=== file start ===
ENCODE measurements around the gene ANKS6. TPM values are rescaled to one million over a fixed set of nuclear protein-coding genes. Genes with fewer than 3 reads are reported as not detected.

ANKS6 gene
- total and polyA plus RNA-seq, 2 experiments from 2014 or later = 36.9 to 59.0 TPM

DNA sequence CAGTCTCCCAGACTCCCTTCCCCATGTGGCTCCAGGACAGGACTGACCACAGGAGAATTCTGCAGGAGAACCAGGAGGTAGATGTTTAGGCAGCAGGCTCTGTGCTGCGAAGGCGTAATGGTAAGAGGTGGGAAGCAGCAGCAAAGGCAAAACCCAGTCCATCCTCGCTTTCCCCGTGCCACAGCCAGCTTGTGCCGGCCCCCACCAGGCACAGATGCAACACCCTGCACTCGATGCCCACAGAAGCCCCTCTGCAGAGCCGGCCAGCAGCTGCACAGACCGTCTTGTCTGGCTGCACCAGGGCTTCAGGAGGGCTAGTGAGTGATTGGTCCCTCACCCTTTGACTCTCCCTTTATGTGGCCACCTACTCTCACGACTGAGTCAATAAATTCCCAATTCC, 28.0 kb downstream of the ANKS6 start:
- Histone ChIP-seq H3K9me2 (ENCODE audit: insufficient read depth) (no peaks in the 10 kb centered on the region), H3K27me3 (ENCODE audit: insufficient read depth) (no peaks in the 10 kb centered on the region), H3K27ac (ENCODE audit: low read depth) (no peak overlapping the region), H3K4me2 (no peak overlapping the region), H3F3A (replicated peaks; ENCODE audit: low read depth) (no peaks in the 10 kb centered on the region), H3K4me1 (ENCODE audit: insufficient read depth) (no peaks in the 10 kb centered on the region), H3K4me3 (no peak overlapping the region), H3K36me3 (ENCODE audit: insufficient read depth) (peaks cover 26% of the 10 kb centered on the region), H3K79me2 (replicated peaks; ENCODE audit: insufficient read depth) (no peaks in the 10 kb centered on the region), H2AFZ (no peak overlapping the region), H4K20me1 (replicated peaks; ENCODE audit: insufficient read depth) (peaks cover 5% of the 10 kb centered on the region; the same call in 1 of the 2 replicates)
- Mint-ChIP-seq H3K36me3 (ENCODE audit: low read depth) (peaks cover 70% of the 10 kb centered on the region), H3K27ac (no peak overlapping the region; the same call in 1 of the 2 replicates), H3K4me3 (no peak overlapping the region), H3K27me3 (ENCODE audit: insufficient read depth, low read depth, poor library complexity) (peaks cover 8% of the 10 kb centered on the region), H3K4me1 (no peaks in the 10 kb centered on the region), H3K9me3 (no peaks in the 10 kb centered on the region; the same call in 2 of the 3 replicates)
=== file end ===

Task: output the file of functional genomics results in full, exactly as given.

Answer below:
ENCODE measurements around the gene ANKS6. TPM values are rescaled to one million over a fixed set of nuclear protein-coding genes. Genes with fewer than 3 reads are reported as not detected.

ANKS6 gene
- total and polyA plus RNA-seq, 2 experiments from 2014 or later = 36.9 to 59.0 TPM

DNA sequence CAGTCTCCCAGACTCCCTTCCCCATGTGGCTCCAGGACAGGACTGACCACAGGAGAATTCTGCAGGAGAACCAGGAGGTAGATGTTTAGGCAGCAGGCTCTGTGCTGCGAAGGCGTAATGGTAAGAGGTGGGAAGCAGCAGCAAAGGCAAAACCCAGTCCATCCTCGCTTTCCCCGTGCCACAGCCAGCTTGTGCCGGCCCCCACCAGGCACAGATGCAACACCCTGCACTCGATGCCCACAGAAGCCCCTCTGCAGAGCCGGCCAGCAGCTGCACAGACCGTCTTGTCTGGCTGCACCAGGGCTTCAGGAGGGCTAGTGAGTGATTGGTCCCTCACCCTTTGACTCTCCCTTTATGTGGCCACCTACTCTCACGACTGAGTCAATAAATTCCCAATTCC, 28.0 kb downstream of the ANKS6 start:
- Histone ChIP-seq H3K9me2 (ENCODE audit: insufficient read depth) (no peaks in the 10 kb centered on the region), H3K27me3 (ENCODE audit: insufficient read depth) (no peaks in the 10 kb centered on the region), H3K27ac (ENCODE audit: low read depth) (no peak overlapping the region), H3K4me2 (no peak overlapping the region), H3F3A (replicated peaks; ENCODE audit: low read depth) (no peaks in the 10 kb centered on the region), H3K4me1 (ENCODE audit: insufficient read depth) (no peaks in the 10 kb centered on the region), H3K4me3 (no peak overlapping the region), H3K36me3 (ENCODE audit: insufficient read depth) (peaks cover 26% of the 10 kb centered on the region), H3K79me2 (replicated peaks; ENCODE audit: insufficient read depth) (no peaks in the 10 kb centered on the region), H2AFZ (no peak overlapping the region), H4K20me1 (replicated peaks; ENCODE audit: insufficient read depth) (peaks cover 5% of the 10 kb centered on the region; the same call in 1 of the 2 replicates)
- Mint-ChIP-seq H3K36me3 (ENCODE audit: low read depth) (peaks cover 70% of the 10 kb centered on the region), H3K27ac (no peak overlapping the region; the same call in 1 of the 2 replicates), H3K4me3 (no peak overlapping the region), H3K27me3 (ENCODE audit: insufficient read depth, low read depth, poor library complexity) (peaks cover 8% of the 10 kb centered on the region), H3K4me1 (no peaks in the 10 kb centered on the region), H3K9me3 (no peaks in the 10 kb centered on the region; the same call in 2 of the 3 replicates)